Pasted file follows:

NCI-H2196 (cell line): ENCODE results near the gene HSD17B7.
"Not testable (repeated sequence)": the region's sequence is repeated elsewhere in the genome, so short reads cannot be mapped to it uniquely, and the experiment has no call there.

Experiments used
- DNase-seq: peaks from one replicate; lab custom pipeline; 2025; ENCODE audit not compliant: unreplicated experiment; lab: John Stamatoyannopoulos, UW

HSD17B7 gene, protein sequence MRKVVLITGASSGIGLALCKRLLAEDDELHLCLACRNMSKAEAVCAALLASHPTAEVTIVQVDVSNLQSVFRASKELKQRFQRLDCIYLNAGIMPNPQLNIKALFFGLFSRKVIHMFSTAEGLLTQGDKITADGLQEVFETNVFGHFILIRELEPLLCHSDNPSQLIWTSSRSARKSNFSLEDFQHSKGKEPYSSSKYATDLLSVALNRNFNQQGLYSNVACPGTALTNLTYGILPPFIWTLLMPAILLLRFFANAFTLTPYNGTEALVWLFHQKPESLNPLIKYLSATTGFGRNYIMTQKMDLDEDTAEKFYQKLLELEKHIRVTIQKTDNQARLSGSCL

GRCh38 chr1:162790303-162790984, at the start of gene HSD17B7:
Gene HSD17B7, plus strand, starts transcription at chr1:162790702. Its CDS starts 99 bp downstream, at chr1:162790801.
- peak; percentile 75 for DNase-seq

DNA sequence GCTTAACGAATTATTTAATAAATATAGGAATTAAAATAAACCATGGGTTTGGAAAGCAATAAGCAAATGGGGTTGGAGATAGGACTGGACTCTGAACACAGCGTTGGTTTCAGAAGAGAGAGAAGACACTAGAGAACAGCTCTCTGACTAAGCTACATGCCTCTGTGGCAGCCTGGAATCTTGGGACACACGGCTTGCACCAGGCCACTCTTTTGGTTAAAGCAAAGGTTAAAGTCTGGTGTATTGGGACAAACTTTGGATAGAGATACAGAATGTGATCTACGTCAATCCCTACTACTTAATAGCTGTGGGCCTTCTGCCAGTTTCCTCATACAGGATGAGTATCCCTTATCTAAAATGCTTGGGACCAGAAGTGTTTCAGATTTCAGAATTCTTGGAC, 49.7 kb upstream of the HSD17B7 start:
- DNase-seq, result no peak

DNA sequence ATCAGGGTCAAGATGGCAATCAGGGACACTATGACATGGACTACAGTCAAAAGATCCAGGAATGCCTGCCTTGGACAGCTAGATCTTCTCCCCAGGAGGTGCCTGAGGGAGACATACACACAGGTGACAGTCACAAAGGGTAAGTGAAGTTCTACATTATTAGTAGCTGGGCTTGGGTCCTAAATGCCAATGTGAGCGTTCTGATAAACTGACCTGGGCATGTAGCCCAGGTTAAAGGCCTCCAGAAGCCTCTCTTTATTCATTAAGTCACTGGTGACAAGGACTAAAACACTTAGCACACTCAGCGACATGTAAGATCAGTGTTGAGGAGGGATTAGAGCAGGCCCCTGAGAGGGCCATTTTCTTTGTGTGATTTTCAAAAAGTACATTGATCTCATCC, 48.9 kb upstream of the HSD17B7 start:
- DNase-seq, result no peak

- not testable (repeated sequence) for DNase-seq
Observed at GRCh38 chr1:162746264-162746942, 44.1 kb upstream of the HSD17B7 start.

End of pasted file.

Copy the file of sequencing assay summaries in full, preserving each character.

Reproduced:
NCI-H2196 (cell line): ENCODE results near the gene HSD17B7.
"Not testable (repeated sequence)": the region's sequence is repeated elsewhere in the genome, so short reads cannot be mapped to it uniquely, and the experiment has no call there.

Experiments used
- DNase-seq: peaks from one replicate; lab custom pipeline; 2025; ENCODE audit not compliant: unreplicated experiment; lab: John Stamatoyannopoulos, UW

HSD17B7 gene, protein sequence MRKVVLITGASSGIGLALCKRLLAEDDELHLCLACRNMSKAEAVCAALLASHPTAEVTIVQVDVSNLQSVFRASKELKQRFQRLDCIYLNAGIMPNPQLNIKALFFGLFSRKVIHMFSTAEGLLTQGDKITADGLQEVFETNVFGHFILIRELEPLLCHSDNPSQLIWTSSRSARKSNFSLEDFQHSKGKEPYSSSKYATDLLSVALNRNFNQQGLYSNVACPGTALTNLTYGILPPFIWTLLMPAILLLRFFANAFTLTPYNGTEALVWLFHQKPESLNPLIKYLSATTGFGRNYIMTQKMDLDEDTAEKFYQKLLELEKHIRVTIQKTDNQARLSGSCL

GRCh38 chr1:162790303-162790984, at the start of gene HSD17B7:
Gene HSD17B7, plus strand, starts transcription at chr1:162790702. Its CDS starts 99 bp downstream, at chr1:162790801.
- peak; percentile 75 for DNase-seq

DNA sequence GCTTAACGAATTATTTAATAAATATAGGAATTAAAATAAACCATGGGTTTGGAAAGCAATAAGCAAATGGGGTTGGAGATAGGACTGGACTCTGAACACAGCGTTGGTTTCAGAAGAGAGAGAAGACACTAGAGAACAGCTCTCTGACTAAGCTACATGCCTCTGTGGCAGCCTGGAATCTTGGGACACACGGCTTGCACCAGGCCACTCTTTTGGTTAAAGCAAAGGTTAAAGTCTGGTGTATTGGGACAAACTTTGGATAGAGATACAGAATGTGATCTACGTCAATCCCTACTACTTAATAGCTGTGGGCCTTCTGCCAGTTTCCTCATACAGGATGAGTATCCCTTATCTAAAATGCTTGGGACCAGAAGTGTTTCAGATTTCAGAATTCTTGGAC, 49.7 kb upstream of the HSD17B7 start:
- DNase-seq, result no peak

DNA sequence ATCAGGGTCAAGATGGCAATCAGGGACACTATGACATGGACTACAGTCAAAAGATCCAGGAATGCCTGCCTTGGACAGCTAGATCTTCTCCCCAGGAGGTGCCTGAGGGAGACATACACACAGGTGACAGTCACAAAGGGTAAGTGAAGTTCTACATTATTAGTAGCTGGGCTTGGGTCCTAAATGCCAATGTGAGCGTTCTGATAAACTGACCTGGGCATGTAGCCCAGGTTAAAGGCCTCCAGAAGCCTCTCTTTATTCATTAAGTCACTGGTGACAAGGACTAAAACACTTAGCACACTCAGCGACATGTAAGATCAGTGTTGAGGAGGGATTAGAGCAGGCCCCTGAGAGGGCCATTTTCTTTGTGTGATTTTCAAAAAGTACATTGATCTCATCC, 48.9 kb upstream of the HSD17B7 start:
- DNase-seq, result no peak

- not testable (repeated sequence) for DNase-seq
Observed at GRCh38 chr1:162746264-162746942, 44.1 kb upstream of the HSD17B7 start.